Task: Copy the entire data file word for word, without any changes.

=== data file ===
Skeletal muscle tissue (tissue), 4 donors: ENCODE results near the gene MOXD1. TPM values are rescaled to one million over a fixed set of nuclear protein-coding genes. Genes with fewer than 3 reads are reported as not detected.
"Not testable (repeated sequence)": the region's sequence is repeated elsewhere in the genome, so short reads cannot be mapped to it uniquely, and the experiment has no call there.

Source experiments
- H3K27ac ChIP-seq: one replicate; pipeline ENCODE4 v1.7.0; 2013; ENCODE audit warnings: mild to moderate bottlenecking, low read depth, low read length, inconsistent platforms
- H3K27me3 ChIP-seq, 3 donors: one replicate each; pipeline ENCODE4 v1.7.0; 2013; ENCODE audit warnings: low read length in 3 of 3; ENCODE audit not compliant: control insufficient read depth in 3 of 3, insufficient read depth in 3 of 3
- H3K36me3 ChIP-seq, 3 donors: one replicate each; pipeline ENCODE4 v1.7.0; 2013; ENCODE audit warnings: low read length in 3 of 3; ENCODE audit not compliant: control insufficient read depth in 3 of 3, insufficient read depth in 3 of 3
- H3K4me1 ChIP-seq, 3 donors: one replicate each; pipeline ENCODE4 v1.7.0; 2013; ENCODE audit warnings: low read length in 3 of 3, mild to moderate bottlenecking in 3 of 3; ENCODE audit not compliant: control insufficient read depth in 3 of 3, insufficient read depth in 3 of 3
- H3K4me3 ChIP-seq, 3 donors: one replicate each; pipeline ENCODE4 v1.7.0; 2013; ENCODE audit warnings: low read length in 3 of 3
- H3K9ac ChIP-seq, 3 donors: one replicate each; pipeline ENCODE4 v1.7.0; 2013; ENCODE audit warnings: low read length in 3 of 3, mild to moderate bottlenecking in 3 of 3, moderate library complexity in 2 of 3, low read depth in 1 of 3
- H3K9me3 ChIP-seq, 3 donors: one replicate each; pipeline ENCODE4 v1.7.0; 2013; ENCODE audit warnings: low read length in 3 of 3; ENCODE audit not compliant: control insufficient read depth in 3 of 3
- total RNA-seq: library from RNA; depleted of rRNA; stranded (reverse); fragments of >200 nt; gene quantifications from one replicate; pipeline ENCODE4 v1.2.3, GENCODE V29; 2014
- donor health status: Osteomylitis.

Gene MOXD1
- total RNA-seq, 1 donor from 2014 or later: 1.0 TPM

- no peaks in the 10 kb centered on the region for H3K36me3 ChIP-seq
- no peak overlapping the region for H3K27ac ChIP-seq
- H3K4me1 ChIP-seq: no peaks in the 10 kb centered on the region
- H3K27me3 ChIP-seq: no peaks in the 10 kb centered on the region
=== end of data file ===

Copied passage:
Skeletal muscle tissue (tissue), 4 donors: ENCODE results near the gene MOXD1. TPM values are rescaled to one million over a fixed set of nuclear protein-coding genes. Genes with fewer than 3 reads are reported as not detected.
"Not testable (repeated sequence)": the region's sequence is repeated elsewhere in the genome, so short reads cannot be mapped to it uniquely, and the experiment has no call there.

Source experiments
- H3K27ac ChIP-seq: one replicate; pipeline ENCODE4 v1.7.0; 2013; ENCODE audit warnings: mild to moderate bottlenecking, low read depth, low read length, inconsistent platforms
- H3K27me3 ChIP-seq, 3 donors: one replicate each; pipeline ENCODE4 v1.7.0; 2013; ENCODE audit warnings: low read length in 3 of 3; ENCODE audit not compliant: control insufficient read depth in 3 of 3, insufficient read depth in 3 of 3
- H3K36me3 ChIP-seq, 3 donors: one replicate each; pipeline ENCODE4 v1.7.0; 2013; ENCODE audit warnings: low read length in 3 of 3; ENCODE audit not compliant: control insufficient read depth in 3 of 3, insufficient read depth in 3 of 3
- H3K4me1 ChIP-seq, 3 donors: one replicate each; pipeline ENCODE4 v1.7.0; 2013; ENCODE audit warnings: low read length in 3 of 3, mild to moderate bottlenecking in 3 of 3; ENCODE audit not compliant: control insufficient read depth in 3 of 3, insufficient read depth in 3 of 3
- H3K4me3 ChIP-seq, 3 donors: one replicate each; pipeline ENCODE4 v1.7.0; 2013; ENCODE audit warnings: low read length in 3 of 3
- H3K9ac ChIP-seq, 3 donors: one replicate each; pipeline ENCODE4 v1.7.0; 2013; ENCODE audit warnings: low read length in 3 of 3, mild to moderate bottlenecking in 3 of 3, moderate library complexity in 2 of 3, low read depth in 1 of 3
- H3K9me3 ChIP-seq, 3 donors: one replicate each; pipeline ENCODE4 v1.7.0; 2013; ENCODE audit warnings: low read length in 3 of 3; ENCODE audit not compliant: control insufficient read depth in 3 of 3
- total RNA-seq: library from RNA; depleted of rRNA; stranded (reverse); fragments of >200 nt; gene quantifications from one replicate; pipeline ENCODE4 v1.2.3, GENCODE V29; 2014
- donor health status: Osteomylitis.

Gene MOXD1
- total RNA-seq, 1 donor from 2014 or later: 1.0 TPM

- no peaks in the 10 kb centered on the region for H3K36me3 ChIP-seq
- no peak overlapping the region for H3K27ac ChIP-seq
- H3K4me1 ChIP-seq: no peaks in the 10 kb centered on the region
- H3K27me3 ChIP-seq: no peaks in the 10 kb centered on the region